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Northwest Office Building Pace Off : Ventura, Valley Area High-Tech Construction Activity Stays Healthy

October 13, 1985|DAVID M. KINCHEN | Times Staff Writer

The reports of the demise of the high-tech real estate market in the San Fernando Valley and Ventura County are greatly exaggerated, judging from activity by large and small developers alike.

Doug Sonderegger of the Sherman Oaks office of Coldwell Banker Commercial Real Estate Services said that while the high-tech market has slowed considerably from its "robust absorption of space" a few years ago, it is not at a complete standstill.

Deals are being made primarily with companies with government contracts or those bringing new high-tech products into the marketplace, he suggested.

Several companies are experiencing business reversals because of slowing sales and movement to overseas plants. This has resulted in a two-tier high-tech market, Sonderegger said.

The first tier consists of buildings that are newly constructed on recently purchased land, with ample parking and a high percentage of mezzanine space. The second tier consists of previously leased industrial buildings that have returned to the market, often at lower rates.

The second-tier phenomenon has occurred in Chatsworth, Northridge, Woodland Hills and adjacent areas. Occupancy factors are down, and landlords are concerned that continued production of new buildings will aggravate the situation, he said.

Traditional industrial activities or "low-tech" activities such as warehousing and fabrication have had a resurgence and are often leasing space in buildings that were originally improved for high-tech and R & D uses, he added.

Another bright spot in what is often a slow market is the record of multi-tenant projects throughout the Valley and adjacent areas. Such projects have buildings designed for the small space users, often from 1,500 to 2,500 square feet.

Two communities whose names begin with "V" are showing improvement, Sonderegger added. They are Van Nuys and Valencia.

Van Nuys, an older community that stretches from the east San Fernando Valley to several miles west of the San Diego (405) Freeway, is an attractive location to developers of office, R & D and corporate space, according to Sonderegger and his colleague, Carol Grant.

The Valley Corporate Park, at 16300 Roscoe Blvd., just north of the Van Nuys Airport, is being developed by the Linpro Co., a national development concern with Los Angeles offices at 11661 San Vicente Blvd., Brentwood. Designed for tenants who want airport access and a location away from the congestion of Ventura Boulevard, the five-building complex has about 160,000 square feet of space and is scheduled for completion this fall.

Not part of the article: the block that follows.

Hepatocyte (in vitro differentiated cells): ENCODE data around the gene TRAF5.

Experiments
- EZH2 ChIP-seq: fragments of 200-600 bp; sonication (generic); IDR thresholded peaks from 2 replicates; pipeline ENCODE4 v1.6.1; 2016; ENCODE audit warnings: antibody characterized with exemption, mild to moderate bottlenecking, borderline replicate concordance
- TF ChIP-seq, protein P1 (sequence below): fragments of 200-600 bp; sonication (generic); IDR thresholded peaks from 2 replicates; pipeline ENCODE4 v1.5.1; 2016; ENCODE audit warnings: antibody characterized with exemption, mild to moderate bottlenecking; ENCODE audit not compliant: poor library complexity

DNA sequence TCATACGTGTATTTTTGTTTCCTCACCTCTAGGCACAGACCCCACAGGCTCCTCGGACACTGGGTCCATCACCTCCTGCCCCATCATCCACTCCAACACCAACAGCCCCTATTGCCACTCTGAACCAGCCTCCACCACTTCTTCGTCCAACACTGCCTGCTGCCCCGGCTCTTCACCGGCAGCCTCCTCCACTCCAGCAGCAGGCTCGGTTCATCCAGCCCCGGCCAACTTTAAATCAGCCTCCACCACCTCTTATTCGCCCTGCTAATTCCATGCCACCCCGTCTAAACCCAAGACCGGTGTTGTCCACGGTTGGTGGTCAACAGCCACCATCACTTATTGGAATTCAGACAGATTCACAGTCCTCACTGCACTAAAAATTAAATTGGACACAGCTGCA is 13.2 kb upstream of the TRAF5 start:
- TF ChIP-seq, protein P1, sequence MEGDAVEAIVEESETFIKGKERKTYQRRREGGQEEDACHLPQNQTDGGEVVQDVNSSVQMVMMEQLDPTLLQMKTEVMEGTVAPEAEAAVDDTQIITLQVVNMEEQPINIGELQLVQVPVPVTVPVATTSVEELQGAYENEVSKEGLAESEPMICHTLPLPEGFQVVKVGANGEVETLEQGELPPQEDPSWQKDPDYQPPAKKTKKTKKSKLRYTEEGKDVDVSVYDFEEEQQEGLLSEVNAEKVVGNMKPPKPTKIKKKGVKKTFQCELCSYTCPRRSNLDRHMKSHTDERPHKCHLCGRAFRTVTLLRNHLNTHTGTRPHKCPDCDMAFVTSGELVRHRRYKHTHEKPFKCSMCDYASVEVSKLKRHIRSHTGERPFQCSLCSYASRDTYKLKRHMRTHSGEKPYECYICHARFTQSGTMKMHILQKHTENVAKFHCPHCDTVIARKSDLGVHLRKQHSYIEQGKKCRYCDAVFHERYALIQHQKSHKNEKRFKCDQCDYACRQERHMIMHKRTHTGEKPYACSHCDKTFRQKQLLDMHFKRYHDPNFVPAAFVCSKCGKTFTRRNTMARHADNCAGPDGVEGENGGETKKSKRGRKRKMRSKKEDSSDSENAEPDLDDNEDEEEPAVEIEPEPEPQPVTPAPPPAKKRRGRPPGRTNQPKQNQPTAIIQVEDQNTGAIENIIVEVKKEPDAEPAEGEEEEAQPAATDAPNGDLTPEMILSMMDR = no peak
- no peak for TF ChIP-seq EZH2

While the prime leasing area in the valley continues to be the Ventura Boulevard corridor, Grant said the 123,000-square-foot Sherman Way Plaza, 15350 Sherman Way (at Sepulveda Boulevard) in Van Nuys, is leasing very successfully. She attributes its success to good access to the San Diego and Ventura freeways, excellent parking and good support services in the area. Tenants include AT&T Communications (about 53,000 square feet), Valley Presbyterian Hospital, City Corp., Great Western and Hartford Insurance.

"Sepulveda Boulevard is experiencing new office construction all the way from Ventura Boulevard north to Sherman Way," Grant said.

Despite traffic congestion, the recently imposed height limit and other factors, buildings on Ventura Boulevard in Sherman Oaks and Encino continue to attract tenants from the Mid-Wilshire area, Century City and elsewhere in Los Angeles, Grant added.

She points to the success of the American Savings building cater- corner from the Sherman Oaks Galleria at Ventura and Sepulveda. Completed last January, the 375,000-square-foot building is now 76% leased.

Sonderegger said that Valencia and the Santa Clarita Valley in general have experienced rapid growth in recent years, a trend that shows no signs of weakening. The master-planned community of Valencia includes a 1,200-acre industrial park that attracts such firms as American Pharmseal Division of American Hospital, Lockheed-California and Sperry-Chivac. A 30-acre site within this industrial park was recently purchased by Katell Properties Inc., Torrance, with plans for development of about 500,000 square feet of industrial, office and high-tech space, he added.

Universal City continues to attract office tenants that once considered a Wilshire Boulevard address a necessary part of doing business, Grant said. By the end of the year, Texaco will have relocated from the Mid-Wilshire area to 10 Universal City Plaza, formerly called the Getty Tower. Another major tenant in the building is Traveler's Insurance, combining its Encino and Mid-Wilshire offices in 45,000 square feet of space.

By far the major single area for office space in that part of the San Fernando Valley within the Los Angeles city limits is Warner Center, Grant said. Voit Properties, Woodland Hills, currently has 1.7-million square feet planned. Leasing activity remains strong, with many tenants relocating from Mid-Wilshire, Century City and Westwood.

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